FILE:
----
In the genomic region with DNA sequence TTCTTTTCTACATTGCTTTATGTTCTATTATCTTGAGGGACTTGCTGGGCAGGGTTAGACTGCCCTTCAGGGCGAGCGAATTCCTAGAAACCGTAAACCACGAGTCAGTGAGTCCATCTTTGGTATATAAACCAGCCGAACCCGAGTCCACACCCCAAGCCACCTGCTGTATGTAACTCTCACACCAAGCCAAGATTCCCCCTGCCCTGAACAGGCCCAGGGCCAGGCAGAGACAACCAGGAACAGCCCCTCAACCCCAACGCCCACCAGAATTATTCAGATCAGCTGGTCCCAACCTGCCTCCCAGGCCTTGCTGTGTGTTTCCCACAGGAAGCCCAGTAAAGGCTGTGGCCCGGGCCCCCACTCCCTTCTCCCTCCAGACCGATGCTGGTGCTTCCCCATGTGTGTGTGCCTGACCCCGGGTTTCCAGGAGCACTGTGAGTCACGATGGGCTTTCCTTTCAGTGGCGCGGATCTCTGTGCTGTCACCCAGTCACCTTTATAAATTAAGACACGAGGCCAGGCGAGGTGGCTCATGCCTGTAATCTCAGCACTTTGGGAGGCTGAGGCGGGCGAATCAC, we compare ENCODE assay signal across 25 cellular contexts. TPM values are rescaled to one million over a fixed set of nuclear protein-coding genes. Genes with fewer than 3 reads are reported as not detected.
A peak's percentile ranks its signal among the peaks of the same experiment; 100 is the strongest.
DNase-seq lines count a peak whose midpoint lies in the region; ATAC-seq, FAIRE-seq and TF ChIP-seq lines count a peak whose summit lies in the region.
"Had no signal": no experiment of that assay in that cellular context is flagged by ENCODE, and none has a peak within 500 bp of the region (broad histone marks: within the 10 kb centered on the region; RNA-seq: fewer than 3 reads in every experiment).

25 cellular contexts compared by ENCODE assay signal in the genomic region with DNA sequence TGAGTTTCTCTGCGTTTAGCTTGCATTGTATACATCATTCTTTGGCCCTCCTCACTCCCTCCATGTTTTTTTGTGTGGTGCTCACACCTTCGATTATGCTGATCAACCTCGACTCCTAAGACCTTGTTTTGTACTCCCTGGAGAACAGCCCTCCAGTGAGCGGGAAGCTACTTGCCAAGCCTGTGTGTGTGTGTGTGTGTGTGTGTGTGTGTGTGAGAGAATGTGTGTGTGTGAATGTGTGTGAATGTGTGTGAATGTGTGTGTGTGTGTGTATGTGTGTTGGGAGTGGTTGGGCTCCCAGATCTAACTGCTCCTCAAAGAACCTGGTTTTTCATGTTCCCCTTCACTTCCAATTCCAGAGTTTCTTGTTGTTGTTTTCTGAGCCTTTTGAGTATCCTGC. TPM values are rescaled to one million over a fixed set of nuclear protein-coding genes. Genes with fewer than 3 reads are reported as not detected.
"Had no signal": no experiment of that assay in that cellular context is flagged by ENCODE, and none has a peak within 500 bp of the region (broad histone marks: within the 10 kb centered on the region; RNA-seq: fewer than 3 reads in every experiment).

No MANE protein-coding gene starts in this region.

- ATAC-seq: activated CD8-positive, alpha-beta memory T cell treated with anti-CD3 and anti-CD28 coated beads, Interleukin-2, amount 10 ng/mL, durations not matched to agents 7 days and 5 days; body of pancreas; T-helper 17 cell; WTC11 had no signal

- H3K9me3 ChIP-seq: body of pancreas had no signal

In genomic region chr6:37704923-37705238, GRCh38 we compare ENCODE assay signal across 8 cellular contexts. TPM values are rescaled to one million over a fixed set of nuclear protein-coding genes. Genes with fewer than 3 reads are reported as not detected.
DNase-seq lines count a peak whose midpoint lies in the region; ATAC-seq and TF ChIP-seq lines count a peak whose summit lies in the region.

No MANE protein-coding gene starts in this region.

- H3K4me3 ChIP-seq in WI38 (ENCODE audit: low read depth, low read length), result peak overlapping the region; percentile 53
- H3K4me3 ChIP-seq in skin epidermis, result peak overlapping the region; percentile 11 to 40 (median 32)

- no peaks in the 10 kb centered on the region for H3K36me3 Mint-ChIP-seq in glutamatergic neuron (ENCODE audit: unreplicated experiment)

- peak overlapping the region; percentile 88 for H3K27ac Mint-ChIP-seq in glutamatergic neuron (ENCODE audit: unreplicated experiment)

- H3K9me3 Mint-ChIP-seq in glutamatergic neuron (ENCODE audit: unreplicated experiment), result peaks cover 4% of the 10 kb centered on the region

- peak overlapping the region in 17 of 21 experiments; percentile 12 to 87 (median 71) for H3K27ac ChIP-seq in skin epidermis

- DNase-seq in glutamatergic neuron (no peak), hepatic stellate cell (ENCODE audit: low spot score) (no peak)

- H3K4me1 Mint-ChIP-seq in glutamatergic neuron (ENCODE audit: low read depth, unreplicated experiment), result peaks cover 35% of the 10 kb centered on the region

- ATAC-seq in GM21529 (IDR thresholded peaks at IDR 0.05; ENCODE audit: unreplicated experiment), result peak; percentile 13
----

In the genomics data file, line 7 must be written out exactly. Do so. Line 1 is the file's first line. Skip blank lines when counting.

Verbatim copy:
No MANE protein-coding gene starts in this region.